Back in the early nineties, I was running Pennsylvania quite a bit for an outfit out of the Midwest. The dispatcher there was one of the best I'd ever had. The older drivers would say, "If Charlie can't find you a load, there just ain't no freight."
I held Charlie in high esteem. Always quick with a joke, he had a way of making you feel like you were his No. 1 driver. Charlie had once been OTR himself, but a vague set of circumstances sidelined him. Some said it was a back injury. Others, a DUI. It didn't matter to me. Some of the best dispatchers I ever had were ex-truckers the boss kept around after they got in trouble.
One night on the Pennsylvania Pike I was napping in one of those little pull-over areas they used to have. A little after six in the morning a tractor-trailer jackknifed, round-housing the rear-end of my trailer in the process. The impact was so hard it catapulted me out of bed while jerking 22 pallets of seed corn against the back doors so hard they buckled. Theirs was a team truck. One driver said the other was trying to get off the road to relieve himself, and the black ice on the berm got him.
By the time the state patrol arrived, made out their report, and took me up the road so I could use a payphone, it was coming up on 8 a.m. Charlie answered the phone, a little worse for wear, like maybe he hadn't had his first cup of joe. I hated talking to Charlie this early -- 7:58 a.m. just was not in his wheelhouse.
And I was pretty shaken up, but I explained to him what had happened, as well as I could.
"Is the truck hurt?" he said.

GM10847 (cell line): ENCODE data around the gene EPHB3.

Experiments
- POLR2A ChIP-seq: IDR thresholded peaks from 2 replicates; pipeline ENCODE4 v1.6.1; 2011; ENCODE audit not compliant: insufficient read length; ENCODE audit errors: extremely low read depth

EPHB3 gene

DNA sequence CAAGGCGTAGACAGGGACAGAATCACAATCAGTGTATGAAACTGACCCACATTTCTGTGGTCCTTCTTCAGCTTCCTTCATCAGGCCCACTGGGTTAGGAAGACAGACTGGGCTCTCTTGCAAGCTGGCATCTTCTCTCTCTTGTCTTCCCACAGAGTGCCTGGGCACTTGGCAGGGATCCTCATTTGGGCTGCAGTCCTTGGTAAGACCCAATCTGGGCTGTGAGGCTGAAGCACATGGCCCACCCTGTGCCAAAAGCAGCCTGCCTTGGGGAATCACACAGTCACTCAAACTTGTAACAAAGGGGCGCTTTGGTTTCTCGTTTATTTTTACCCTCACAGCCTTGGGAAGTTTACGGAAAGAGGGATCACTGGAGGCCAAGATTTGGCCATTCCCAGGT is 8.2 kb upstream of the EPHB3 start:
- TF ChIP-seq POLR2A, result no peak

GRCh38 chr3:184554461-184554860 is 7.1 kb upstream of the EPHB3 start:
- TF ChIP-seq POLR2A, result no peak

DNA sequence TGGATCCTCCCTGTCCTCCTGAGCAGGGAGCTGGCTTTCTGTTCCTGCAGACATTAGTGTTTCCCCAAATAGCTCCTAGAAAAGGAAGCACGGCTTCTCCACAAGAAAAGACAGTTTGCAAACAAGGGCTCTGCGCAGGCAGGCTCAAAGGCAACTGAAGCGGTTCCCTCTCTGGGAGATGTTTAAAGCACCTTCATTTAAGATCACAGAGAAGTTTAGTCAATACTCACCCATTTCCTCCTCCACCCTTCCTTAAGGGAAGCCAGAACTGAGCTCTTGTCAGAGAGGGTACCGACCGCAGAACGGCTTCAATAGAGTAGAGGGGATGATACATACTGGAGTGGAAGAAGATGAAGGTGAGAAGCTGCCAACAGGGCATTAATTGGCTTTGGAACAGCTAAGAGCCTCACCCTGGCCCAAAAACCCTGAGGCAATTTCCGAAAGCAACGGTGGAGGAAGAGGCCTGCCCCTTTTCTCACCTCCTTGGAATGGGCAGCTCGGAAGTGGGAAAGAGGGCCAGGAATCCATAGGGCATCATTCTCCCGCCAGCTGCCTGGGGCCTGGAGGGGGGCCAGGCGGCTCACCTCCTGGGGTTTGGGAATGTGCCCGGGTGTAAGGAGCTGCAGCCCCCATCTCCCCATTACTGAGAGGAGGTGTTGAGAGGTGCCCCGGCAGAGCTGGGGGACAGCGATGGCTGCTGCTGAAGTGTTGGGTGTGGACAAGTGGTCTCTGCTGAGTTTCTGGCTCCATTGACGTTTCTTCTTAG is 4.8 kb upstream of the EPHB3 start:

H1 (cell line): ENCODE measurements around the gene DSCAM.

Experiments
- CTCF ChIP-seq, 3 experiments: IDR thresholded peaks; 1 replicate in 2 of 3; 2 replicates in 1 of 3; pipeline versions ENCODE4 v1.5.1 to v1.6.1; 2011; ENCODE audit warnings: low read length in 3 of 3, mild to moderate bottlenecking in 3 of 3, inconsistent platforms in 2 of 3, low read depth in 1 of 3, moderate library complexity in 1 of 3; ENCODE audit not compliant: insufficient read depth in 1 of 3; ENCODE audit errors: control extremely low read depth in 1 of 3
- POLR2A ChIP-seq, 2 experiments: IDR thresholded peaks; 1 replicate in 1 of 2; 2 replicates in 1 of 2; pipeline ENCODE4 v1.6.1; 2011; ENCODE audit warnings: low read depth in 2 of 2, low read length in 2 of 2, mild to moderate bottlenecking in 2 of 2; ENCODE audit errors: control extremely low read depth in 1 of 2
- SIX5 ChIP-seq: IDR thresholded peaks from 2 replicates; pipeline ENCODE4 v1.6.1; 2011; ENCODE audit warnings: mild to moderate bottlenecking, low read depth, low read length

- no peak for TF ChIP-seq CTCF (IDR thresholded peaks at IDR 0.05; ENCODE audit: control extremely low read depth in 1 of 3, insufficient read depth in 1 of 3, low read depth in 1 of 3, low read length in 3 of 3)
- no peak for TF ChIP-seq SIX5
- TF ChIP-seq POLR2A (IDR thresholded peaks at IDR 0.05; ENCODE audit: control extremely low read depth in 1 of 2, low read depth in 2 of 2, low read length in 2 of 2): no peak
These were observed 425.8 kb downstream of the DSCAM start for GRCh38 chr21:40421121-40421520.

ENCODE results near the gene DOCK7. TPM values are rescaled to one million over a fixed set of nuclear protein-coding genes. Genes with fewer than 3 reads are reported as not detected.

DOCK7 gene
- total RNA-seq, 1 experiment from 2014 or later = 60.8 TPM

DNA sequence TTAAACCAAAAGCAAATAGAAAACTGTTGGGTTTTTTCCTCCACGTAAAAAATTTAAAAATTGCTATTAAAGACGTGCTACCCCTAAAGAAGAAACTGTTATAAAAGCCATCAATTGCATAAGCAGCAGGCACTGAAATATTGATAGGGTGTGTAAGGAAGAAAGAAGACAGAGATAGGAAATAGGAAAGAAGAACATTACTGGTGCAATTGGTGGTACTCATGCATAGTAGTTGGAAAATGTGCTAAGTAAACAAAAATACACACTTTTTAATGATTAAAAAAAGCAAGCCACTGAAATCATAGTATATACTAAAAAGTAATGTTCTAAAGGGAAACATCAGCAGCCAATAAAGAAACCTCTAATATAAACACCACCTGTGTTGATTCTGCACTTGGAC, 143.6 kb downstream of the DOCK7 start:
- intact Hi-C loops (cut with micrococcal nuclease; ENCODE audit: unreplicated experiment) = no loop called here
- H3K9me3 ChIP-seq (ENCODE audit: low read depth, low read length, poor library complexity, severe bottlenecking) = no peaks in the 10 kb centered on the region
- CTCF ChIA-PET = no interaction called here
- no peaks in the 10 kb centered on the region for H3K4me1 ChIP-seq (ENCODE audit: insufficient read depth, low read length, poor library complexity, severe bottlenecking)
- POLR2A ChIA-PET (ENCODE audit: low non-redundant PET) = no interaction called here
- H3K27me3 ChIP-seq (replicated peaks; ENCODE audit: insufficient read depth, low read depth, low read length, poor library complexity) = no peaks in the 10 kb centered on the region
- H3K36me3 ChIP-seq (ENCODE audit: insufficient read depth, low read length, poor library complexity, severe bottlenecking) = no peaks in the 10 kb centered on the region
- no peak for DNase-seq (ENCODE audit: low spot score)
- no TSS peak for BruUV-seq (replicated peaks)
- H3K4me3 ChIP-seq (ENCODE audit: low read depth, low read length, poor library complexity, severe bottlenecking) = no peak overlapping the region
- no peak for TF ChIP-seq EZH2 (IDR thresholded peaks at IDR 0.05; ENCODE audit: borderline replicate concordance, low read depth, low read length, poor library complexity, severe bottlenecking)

Call me thin-skinned, but ... Jesus, Charlie! Is the truck hurt? Is the truck hurt?
"Yes, sir. It is," I said.
A mechanic had to be called out to secure the buckled doors with chains, boards, and binders. We then nursed it over to his shop. It took most of the day to get the trailer squared away, and we barely got the load kicked off before the receiver left for the day.
When I finally called in empty, Charlie had awoken.
"I don't suppose anyone has asked you this, but are you OK?" he said.
"Oh, yeah. I'm OK."
Somehow, to the Paul of the early 1990s, to suggest that one wasn't OK was an undertaking fraught with risk and shame. If you weren't OK, hey ... you might not be that No. 1 driver anymore. Answer the question truthfully -- "Well, I've been hemmed in at a truck shop most of the day, I'm starving because I haven't eaten since yesterday, my back is killing me from when I got knocked out of the bunk, and frankly I could use a hot shower"... -- and you might just come across as a weenie.
Or so it seemed to me at age 33.
A few weeks ago, I had to call the guy who, in a sense, might be a stand-in for Charlie at the company I wound up at a few years after leaving Charlie's outfit. This time I really wasn't OK, and there was no faking it. I would not be able to haul the load they had me scheduled to pick up early the next morning. My wife informed me I had been delirious in my sleep with a fever. She took my temperature and it was 102.7. My kidney was killing me and I was suddenly incontinent.
The voice on the other end of that call was different than Charlie's: "I'm not worried about that load. I'm worried about you. Get yourself to the hospital."
The diagnosis was a septic kidney, all due to a kidney stone the size of an M&M. It would take two surgeries and three weeks of missed work to make me whole again. I had nursed the stone all the way from Pioneer, Tennessee, to southern Michigan, back to Ohio, and home to Indiana. I thought it would resolve itself, but I was wrong.
Maybe, just maybe, you don't know who you're really working for until you cry uncle.